Tuesday, July 22, 2003
Armstrong overcomes spill to rout rivals
Texan widens gap over Ullrich to 67 seconds
The Associated Press
LUZ-ARDIDEN, France - His yellow jersey smeared with dirt after a fall, Lance Armstrong got back on his bike with a fierce look that said: The Tour de France is slipping away. It's now or never.
Riding like the four-time champion he is, Armstrong overcame a hard crash and two weeks of lackluster form to tear away from his closest challengers Monday and set up cycling's premier race for a gripping finale.
In its 100-year history, the Tour has witnessed many epic days, but few like this.
A spectator knocked Armstrong off his bike just as he was accelerating away from archrival Jan Ullrich in the day's last ascent, to the ski resort of Luz-Ardiden high in the misty Pyrenees.
His left elbow grazed, Armstrong picked himself up, remounted and, fueled by the adrenaline of the crash, stormed past Ullrich to save his chances of equaling Miguel Indurain's record of five successive Tour wins.
Armstrong had gone into the stage, the 15th of 20 in the three-week Tour, with his overall lead hanging by a thread. Ullrich, the 1997 winner, was just 15 seconds back and gaining momentum, while Armstrong had struggled for days.
When he crashed, Armstrong said he told himself: "Lance, if you'd like to win the Tour de France, it's today."
He crossed the line 40 seconds ahead of Ullrich, slumped over his handlebars, drained. Overall, thanks to bonus time he got for finishing first, Armstrong widened the gap over the German to 67 seconds - giving him a vital cushion for crucial days ahead to the finish in Paris on Sunday.
But he could do without the drama. This has been a hard Tour for Armstrong. He battled stomach flu before the start on July 5; he was bruised in a crash on the second day; he failed to shine in the mountains where he usually dominates; he was crushed by Ullrich in a time trial last Friday.
"This has been a Tour of too many problems, too many close calls, too many near misses, too many things that seem like they're worth a lifetime," Armstrong said. "I wish it would stop. I wish I could have some uneventful days. But it was a good day today."
The stage win was Armstrong's first of this Tour, apart from an earlier team time trial victory, and put his career total at 16.
The Texan's dominant ride knocked his second-closest rival, Alexandre Vinokourov of Kazakhstan, out of the running, and gave Armstrong a cushion going into the last time trial Saturday.
Ullrich, an excellent time-trialer, bit a whopping 96 seconds out of Armstrong's overall lead in that event last Friday. Armstrong feared that if his lead over Ullrich stayed at 15 seconds before Saturday's race against the clock, his Tour could be lost. That left the Texan, an excellent climber, little choice but to attack on the lung-burning 8.3-mile ascent to Luz-Ardiden in hopes of widening the gap.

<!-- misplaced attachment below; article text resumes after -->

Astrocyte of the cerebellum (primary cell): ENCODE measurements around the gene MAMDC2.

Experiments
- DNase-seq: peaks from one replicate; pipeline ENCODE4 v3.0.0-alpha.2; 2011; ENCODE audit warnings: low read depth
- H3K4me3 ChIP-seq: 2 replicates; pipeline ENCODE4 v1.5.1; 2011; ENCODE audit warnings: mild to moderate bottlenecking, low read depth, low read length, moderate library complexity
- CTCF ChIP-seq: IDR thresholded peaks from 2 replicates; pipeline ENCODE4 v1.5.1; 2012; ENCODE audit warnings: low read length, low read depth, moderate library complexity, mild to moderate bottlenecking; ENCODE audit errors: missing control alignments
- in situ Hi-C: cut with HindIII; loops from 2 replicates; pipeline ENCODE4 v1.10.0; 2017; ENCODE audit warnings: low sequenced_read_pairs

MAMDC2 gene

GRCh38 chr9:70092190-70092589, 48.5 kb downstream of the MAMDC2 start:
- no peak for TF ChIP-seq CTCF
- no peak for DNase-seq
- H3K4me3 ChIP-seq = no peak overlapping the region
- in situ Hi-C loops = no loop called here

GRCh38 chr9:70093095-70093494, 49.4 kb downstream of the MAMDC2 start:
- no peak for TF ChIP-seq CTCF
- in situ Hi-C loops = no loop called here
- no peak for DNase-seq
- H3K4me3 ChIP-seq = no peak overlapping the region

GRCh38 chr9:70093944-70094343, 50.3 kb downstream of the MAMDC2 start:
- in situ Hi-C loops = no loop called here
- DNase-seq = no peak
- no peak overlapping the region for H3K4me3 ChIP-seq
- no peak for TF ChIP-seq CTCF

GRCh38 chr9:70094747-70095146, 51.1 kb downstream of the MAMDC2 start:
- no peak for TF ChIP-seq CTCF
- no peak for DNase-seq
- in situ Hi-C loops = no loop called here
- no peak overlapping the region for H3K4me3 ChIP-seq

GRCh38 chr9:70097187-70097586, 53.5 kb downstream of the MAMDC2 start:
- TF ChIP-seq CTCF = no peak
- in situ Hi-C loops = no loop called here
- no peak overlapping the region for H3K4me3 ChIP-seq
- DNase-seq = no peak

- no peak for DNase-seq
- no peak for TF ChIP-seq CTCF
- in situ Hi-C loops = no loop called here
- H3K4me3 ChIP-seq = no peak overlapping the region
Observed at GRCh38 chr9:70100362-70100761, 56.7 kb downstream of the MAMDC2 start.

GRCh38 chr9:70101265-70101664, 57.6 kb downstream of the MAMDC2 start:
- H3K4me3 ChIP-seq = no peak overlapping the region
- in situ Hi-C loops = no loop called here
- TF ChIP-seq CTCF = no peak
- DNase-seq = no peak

"I was a little bit desperate because I knew I needed to make the race today in order to put some more time into Jan," Armstrong said. "I knew today was a very big day for me. . . . and that if I wanted to win the Tour de France, it was necessary to go all out and attack."
But about 5.9 miles from the finish, a spectator's outstretched bag caught Armstrong's handlebars, toppling him. Armstrong hit the tarmac heavily, but was not badly hurt. He said the fall was partly his fault because he was shaving the huge, excited crowd that lined the winding ascent. Iban Mayo of Spain crashed into Armstrong as he lay in the road and fell, too.
The drama didn't stop there. Shortly after climbing back on his bike, Armstrong's right foot slipped out of his pedal and he nearly fell again.
Ullrich, who had to swerve to avoid Mayo and Armstrong's crash, proved to be a gentleman, waiting with other riders while Armstrong and Mayo caught up. Armstrong thanked his rival but recalled that he had also slowed down for Ullrich when he crashed on a steep descent from a mountain pass in 2001.
"Jan is a good guy, he's an honorable guy," Armstrong said. "As we say in English: 'What goes around comes around,' and so I appreciate him doing that."
Ullrich may regret his sportsmanship.
Armstrong threw himself onto his pedals after recovering, powering past Ullrich and other riders up the mountain into the mist, his eyes fixed determinedly on the road ahead. His legs whirring, a silver cross bouncing on his chest, Armstrong widened the gap as he ascended: 15 seconds, 20, 40. This was classic Armstrong, reminiscent of some of his great climbs of past Tours.
"Lance is back," said Floyd Landis, his U.S. Postal teammate.
At a glance
Monday's 15th stage: Bagneres-de-Bigorre to Luz-Ardiden, a 99-mile trek in the Pyrenees featuring Col du Tourmalet, a 6,976 feet climb.
Winner: Lance Armstrong, recovering from a fall to win his first stage in 4 hours, 29 minutes, 26 seconds.
Yellow jersey: Armstrong keeps the overall lead with a time of 65 hours, 36 minutes, 23 seconds.
Next: Today is a rest day.
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